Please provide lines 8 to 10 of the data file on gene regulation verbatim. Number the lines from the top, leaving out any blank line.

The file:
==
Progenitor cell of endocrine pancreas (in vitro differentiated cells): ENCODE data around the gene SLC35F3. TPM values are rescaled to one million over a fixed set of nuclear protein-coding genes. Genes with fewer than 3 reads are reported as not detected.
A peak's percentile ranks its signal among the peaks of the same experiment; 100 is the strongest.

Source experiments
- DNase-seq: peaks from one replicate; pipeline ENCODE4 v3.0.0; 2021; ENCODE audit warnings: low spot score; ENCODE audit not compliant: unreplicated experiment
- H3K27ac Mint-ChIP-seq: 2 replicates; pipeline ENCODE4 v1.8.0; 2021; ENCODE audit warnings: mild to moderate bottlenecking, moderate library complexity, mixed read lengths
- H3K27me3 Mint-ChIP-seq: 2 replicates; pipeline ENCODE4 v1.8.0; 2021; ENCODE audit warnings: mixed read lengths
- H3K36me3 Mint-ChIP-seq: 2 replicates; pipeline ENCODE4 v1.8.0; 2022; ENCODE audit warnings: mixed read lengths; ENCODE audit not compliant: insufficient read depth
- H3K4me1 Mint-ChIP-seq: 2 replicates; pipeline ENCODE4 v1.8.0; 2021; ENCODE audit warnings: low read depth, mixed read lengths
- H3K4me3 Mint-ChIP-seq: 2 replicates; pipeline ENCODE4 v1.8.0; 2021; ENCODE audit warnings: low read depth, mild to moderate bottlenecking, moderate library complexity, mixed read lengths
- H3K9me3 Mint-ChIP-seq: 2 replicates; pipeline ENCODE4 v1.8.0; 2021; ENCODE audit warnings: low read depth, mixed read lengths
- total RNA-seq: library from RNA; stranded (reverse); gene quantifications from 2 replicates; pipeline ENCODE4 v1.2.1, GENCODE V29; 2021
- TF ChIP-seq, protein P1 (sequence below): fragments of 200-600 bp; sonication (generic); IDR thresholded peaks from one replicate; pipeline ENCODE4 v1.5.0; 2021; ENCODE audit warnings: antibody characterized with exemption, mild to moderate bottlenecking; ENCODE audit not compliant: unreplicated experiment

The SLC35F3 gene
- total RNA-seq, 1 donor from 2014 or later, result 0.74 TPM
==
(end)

- H3K4me1 Mint-ChIP-seq: 2 replicates; pipeline ENCODE4 v1.8.0; 2021; ENCODE audit warnings: low read depth, mixed read lengths
- H3K4me3 Mint-ChIP-seq: 2 replicates; pipeline ENCODE4 v1.8.0; 2021; ENCODE audit warnings: low read depth, mild to moderate bottlenecking, moderate library complexity, mixed read lengths
- H3K9me3 Mint-ChIP-seq: 2 replicates; pipeline ENCODE4 v1.8.0; 2021; ENCODE audit warnings: low read depth, mixed read lengths